Knowledge and technology transfer


EU firms are struggling to better exploit public-funded research and transform findings into patents and innovations that generate growth. Barriers to collaboration between the public and private sectors still exist, in particular when it comes to sharing revenues and costs.

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While science has become increasingly important for innovation and thus competitiveness, the European Commission argues that "making better use of publicly funded R&D is a significant problem" in the EU.

Increasing access to knowledge by sharing research results and improving knowledge transfer between public research and industry was identified, in April 2007, as one of the objectives of the relaunched European Research Area (ERA). A Communication on improving knowledge transfer between research institutions and industry across Europe calls for better exploitation of research results and reveals that an average university in Europe generates far fewer inventions and patents compared to its North American counterpart.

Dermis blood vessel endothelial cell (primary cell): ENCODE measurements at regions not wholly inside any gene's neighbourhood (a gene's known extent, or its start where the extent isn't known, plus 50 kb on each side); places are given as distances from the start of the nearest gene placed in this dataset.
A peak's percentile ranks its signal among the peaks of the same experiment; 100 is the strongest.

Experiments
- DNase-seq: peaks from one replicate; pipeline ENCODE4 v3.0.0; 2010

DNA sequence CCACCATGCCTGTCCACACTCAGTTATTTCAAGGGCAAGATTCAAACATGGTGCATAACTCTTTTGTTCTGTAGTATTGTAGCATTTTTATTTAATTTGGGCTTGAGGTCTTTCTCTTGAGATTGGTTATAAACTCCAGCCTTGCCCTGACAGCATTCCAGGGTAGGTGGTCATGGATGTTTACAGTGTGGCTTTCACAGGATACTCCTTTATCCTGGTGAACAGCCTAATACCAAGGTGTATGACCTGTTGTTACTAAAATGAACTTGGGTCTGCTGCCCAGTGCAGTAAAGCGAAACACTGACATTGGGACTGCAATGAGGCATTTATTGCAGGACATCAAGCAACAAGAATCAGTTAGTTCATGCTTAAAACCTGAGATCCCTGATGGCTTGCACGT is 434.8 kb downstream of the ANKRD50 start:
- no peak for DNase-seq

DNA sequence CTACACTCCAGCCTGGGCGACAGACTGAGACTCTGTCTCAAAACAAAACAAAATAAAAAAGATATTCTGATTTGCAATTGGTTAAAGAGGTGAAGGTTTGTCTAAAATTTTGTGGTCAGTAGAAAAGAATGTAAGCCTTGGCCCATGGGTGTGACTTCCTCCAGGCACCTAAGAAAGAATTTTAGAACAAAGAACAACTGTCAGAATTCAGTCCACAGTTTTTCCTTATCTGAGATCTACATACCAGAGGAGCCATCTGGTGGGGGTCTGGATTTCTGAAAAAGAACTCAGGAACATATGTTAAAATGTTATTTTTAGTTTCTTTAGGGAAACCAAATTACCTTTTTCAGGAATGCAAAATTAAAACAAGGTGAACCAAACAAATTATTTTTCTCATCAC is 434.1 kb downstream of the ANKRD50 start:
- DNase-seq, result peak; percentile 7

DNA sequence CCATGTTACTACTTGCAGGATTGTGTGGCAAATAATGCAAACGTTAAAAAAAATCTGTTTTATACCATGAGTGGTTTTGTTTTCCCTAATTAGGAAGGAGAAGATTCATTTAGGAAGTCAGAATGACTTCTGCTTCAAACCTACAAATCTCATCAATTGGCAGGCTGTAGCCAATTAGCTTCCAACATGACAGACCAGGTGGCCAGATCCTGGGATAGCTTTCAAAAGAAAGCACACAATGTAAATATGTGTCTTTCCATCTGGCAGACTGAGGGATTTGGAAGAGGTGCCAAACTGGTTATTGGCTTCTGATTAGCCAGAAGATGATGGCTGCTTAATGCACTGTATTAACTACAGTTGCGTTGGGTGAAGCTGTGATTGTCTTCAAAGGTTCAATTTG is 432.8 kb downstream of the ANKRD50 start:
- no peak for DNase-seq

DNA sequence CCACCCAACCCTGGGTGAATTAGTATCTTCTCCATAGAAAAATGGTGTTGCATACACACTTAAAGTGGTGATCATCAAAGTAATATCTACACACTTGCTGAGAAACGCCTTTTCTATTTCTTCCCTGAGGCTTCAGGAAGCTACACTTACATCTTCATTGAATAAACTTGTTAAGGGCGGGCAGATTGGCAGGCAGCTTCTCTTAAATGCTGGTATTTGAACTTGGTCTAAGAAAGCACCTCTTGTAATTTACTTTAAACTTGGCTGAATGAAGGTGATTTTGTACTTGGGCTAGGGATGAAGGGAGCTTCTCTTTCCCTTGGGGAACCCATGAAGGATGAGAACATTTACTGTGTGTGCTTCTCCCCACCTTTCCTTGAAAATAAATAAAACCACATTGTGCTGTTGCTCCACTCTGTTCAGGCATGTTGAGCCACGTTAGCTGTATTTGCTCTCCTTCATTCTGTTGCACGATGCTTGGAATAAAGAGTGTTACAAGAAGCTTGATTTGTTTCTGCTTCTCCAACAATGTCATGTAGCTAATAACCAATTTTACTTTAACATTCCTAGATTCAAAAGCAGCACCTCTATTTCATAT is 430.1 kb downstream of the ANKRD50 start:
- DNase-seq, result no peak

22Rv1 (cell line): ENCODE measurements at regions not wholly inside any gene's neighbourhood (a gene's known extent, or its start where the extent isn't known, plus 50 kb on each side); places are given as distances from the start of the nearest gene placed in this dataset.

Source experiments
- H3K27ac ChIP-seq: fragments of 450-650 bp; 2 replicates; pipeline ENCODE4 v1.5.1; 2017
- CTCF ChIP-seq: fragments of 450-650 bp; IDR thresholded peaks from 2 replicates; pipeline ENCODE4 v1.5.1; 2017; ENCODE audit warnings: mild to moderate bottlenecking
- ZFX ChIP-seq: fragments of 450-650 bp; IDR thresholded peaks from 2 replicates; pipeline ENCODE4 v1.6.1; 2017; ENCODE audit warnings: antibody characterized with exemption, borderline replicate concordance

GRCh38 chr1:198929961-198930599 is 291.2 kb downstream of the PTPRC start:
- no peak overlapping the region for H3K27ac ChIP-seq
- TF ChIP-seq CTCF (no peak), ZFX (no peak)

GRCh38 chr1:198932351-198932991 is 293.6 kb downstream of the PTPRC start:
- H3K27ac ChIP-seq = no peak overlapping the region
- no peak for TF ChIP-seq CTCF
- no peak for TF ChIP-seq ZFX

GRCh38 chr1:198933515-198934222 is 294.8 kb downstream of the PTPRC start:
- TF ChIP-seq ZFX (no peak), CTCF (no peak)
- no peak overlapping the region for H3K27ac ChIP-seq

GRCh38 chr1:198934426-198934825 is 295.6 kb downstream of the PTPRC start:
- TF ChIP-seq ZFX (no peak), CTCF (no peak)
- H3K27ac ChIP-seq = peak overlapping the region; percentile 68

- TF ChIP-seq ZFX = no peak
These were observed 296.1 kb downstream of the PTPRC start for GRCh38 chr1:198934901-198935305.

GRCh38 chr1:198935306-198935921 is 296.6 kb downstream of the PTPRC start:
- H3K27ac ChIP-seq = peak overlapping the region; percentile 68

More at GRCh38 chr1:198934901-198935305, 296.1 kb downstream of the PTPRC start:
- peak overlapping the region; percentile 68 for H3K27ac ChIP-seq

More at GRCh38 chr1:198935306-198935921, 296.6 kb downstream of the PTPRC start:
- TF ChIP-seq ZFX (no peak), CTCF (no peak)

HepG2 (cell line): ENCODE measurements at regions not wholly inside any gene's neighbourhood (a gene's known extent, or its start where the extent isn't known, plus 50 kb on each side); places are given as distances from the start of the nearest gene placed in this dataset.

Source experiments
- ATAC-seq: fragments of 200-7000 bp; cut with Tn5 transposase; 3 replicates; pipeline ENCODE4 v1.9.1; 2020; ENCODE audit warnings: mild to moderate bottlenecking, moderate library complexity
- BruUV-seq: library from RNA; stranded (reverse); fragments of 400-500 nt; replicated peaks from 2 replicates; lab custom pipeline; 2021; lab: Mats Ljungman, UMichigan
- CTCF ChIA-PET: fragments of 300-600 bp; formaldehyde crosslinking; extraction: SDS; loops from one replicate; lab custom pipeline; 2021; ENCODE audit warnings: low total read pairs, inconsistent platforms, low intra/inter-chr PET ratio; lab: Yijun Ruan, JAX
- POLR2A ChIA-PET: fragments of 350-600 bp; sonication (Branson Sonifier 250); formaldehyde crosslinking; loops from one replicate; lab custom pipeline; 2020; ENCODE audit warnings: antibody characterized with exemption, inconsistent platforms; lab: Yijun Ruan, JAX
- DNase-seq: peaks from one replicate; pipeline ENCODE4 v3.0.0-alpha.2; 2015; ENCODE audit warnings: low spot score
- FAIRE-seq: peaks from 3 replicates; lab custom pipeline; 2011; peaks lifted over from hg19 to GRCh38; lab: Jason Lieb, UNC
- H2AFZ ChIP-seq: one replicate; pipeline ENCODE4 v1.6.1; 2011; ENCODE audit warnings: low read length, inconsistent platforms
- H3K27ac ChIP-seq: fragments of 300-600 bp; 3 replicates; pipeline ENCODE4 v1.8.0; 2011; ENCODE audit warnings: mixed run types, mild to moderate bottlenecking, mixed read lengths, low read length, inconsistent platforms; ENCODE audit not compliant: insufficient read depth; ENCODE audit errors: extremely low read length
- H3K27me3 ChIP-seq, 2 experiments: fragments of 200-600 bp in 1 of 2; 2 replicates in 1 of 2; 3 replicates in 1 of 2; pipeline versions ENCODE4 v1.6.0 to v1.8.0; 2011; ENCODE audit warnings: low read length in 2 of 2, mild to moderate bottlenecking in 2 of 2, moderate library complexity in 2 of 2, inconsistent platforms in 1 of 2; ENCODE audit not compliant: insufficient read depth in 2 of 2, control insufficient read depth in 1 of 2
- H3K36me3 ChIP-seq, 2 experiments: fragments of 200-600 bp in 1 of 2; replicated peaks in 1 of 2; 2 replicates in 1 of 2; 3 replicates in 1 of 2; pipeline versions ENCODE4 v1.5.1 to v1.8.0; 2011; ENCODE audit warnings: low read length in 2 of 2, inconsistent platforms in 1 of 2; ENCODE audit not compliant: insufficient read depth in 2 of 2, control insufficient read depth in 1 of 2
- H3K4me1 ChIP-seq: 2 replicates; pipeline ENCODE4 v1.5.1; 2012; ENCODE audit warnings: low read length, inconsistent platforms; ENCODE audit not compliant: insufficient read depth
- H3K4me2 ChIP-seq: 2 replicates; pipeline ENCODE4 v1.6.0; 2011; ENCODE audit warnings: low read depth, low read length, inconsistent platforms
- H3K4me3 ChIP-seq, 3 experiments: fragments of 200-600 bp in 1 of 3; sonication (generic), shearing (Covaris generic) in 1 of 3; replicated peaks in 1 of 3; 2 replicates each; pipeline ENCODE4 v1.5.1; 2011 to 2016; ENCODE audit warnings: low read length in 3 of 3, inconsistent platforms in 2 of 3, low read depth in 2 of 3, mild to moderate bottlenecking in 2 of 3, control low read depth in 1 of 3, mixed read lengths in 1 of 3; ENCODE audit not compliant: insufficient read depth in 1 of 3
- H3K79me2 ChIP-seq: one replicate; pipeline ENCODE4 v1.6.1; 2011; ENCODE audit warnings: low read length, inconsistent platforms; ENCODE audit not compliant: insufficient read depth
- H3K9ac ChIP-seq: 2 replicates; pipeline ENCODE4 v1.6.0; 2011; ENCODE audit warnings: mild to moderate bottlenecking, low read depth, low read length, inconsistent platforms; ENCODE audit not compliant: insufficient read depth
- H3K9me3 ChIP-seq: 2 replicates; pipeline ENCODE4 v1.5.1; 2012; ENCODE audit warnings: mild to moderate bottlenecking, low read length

• Knowledge transfer comprises capturing and transmitting research findings, skills and competence from those who generate them to those who transform them into economic outcomes - either explicitly (patents) or tacitly (know-how). It includes both commercial and non-commercial activities such as research collaborations, consultancy work, licensing, the creation of spin-offs, mobility of researchers and the publication of scientific articles. 
  • Technology transfer is the process of developing practical applications for scientific research. It is a term used to describe a formal transfer of rights to use and commercialise new discoveries and innovations resulting from scientific research to another party.